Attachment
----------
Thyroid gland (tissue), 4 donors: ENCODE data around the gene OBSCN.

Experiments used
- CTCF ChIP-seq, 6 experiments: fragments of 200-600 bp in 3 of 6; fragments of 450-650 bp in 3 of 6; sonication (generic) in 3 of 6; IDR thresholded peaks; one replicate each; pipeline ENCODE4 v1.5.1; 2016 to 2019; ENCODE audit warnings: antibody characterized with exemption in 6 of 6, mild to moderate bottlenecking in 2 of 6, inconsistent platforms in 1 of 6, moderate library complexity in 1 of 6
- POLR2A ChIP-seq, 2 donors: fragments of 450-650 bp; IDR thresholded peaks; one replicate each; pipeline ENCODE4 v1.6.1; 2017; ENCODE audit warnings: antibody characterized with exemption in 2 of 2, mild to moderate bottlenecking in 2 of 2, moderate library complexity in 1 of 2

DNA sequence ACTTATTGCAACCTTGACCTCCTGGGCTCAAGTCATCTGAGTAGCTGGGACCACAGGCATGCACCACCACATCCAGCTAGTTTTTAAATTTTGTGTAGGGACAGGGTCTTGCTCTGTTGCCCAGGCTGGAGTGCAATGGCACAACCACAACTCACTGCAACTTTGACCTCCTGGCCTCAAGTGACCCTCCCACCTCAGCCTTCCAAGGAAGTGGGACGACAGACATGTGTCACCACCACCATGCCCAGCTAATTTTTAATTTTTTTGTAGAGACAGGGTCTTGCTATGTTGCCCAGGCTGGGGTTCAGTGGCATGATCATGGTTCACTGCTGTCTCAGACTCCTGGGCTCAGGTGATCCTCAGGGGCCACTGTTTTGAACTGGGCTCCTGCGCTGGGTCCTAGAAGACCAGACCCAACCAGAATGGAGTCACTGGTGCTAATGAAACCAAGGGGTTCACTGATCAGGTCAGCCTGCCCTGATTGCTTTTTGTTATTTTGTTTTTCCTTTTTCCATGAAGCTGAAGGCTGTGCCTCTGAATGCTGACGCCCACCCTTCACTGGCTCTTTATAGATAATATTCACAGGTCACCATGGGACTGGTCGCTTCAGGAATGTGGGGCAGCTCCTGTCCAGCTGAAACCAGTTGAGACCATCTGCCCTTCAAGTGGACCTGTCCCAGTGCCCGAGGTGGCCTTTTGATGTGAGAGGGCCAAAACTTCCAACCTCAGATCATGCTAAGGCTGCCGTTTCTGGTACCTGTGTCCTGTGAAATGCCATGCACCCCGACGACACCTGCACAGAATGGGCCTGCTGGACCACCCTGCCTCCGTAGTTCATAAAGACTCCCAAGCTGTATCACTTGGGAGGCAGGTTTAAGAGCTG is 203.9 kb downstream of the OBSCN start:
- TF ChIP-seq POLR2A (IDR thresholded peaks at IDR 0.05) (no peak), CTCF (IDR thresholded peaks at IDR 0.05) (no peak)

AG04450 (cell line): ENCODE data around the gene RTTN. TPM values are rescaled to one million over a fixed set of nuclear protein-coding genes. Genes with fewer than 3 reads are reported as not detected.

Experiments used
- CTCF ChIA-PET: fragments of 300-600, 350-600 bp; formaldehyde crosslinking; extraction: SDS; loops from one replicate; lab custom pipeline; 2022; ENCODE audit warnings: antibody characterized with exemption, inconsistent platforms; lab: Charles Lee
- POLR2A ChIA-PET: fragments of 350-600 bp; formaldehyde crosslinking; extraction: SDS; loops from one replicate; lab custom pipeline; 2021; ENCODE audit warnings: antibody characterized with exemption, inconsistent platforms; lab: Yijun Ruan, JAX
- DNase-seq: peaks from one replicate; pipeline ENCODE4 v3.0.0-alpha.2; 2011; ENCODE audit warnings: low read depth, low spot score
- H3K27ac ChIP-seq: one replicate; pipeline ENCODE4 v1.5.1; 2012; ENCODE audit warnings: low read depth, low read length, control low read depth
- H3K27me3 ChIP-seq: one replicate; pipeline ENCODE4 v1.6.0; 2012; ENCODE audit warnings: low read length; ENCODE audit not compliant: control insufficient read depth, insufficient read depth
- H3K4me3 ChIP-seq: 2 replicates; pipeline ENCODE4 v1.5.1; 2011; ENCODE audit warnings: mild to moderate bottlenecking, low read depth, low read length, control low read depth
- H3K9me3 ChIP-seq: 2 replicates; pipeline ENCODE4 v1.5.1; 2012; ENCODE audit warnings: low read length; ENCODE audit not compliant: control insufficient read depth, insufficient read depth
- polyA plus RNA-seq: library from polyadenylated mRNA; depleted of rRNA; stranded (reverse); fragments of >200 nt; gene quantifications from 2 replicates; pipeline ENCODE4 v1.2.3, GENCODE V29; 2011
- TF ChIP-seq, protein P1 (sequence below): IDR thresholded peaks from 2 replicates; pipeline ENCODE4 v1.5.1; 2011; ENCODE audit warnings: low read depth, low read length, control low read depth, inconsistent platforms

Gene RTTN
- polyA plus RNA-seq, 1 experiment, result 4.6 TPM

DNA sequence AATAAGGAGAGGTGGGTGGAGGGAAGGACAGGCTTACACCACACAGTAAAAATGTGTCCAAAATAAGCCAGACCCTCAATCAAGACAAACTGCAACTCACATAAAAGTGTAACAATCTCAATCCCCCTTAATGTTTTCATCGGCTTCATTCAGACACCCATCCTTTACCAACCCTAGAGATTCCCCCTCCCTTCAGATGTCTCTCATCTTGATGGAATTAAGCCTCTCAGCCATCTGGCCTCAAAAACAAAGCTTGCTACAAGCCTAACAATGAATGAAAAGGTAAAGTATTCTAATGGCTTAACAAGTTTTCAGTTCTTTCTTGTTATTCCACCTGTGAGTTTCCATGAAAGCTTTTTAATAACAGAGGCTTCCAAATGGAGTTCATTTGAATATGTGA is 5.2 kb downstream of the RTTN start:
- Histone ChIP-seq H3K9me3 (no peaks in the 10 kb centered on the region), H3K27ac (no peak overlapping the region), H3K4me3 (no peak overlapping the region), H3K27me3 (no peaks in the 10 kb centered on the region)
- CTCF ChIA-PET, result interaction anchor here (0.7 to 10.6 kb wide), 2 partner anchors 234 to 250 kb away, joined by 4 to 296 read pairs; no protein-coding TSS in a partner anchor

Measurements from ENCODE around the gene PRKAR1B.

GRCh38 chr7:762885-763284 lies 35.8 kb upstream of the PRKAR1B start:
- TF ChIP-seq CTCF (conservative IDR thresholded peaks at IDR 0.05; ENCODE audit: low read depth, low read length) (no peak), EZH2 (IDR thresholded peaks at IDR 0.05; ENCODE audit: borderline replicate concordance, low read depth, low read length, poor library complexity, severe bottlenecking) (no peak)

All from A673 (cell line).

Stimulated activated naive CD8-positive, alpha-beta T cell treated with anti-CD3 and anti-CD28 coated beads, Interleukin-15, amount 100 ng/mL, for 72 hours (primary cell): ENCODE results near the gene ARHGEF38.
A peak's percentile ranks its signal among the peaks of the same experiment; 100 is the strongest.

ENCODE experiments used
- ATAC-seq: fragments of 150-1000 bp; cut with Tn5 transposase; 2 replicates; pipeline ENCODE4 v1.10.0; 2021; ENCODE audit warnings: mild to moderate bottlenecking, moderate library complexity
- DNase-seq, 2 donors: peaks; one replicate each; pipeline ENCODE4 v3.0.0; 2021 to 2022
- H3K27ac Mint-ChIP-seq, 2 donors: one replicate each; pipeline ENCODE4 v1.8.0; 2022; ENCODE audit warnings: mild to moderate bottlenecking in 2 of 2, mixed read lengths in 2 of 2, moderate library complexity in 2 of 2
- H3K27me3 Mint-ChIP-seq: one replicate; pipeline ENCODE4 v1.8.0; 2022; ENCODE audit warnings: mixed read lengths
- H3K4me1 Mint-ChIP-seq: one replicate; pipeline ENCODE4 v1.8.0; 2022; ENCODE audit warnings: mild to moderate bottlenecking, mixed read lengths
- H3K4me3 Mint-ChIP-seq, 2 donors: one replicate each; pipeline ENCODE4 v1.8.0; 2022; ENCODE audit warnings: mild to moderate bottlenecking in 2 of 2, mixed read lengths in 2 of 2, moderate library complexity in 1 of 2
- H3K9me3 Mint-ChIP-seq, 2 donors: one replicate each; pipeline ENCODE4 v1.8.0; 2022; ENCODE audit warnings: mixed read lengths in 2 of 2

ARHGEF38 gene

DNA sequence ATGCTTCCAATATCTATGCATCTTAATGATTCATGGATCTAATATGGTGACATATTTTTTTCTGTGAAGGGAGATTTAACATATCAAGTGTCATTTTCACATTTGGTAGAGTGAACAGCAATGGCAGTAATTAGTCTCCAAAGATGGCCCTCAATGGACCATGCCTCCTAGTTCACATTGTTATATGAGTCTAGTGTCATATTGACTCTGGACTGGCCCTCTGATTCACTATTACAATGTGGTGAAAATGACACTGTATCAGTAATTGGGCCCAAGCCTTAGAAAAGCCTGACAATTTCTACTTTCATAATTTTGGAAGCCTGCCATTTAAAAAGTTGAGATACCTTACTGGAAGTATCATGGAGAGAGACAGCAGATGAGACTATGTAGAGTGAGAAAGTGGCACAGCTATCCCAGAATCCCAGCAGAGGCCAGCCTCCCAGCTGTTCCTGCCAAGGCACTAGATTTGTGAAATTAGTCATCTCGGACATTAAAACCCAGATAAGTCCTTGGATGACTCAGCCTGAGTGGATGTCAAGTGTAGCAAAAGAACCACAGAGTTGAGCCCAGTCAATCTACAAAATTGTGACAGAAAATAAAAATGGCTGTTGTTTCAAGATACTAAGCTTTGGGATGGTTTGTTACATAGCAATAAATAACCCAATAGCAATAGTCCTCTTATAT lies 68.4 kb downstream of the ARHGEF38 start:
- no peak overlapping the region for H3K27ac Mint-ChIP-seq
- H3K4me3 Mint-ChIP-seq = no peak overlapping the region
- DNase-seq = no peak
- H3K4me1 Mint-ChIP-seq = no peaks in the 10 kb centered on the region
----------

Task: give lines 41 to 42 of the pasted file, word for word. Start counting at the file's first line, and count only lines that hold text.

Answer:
- DNase-seq = no peak
- H3K4me1 Mint-ChIP-seq = no peaks in the 10 kb centered on the region